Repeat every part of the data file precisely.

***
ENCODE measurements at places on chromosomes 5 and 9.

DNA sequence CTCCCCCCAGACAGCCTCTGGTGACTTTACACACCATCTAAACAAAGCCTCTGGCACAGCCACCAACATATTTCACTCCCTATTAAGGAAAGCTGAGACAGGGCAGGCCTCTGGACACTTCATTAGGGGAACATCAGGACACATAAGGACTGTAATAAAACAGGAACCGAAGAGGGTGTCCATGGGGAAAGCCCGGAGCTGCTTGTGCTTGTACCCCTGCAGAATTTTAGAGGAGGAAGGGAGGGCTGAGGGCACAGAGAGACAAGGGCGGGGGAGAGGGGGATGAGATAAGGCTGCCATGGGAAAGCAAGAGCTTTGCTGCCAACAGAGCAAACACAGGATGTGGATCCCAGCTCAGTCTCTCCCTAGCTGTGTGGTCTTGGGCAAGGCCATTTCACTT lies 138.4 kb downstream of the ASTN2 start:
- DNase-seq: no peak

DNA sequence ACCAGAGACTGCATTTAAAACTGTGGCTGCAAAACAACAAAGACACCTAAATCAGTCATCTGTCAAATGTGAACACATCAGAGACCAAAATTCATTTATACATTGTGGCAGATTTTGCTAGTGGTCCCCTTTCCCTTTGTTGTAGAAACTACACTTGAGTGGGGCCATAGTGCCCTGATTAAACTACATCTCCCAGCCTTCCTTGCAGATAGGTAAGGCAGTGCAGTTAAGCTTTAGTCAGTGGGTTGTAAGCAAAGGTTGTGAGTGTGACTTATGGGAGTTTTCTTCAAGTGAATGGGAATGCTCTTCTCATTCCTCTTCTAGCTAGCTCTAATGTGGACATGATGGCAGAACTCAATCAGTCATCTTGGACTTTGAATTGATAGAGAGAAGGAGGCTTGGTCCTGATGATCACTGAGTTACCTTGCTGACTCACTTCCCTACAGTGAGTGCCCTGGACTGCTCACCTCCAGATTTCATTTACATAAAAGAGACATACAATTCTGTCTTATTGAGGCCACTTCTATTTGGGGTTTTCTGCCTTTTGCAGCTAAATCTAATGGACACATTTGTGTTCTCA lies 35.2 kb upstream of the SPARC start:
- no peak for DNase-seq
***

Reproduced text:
ENCODE measurements at places on chromosomes 5 and 9.

DNA sequence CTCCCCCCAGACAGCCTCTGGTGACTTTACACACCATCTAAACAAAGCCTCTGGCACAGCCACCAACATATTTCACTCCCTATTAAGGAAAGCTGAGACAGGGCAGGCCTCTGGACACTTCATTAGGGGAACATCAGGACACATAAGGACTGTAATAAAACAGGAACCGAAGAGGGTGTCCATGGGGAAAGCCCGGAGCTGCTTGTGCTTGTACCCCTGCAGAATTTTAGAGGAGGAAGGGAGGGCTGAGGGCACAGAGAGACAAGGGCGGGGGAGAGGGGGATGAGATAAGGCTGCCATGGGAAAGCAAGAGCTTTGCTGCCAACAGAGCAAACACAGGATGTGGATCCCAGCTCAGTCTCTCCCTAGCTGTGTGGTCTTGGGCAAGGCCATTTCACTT lies 138.4 kb downstream of the ASTN2 start:
- DNase-seq: no peak

DNA sequence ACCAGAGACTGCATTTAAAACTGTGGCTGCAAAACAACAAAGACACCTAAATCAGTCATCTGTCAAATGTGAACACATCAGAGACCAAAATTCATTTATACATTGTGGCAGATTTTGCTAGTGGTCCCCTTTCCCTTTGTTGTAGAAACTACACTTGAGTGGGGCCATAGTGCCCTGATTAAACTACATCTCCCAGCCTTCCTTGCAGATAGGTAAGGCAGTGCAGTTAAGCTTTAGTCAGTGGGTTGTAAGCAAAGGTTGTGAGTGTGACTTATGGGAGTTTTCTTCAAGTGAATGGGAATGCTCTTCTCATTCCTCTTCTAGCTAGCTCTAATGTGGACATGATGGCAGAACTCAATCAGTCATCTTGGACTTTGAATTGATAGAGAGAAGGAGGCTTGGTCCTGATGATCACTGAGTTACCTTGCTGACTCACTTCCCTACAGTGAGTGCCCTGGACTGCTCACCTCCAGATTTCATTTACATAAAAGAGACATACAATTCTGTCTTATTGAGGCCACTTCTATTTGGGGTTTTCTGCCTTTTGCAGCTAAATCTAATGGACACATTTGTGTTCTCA lies 35.2 kb upstream of the SPARC start:
- no peak for DNase-seq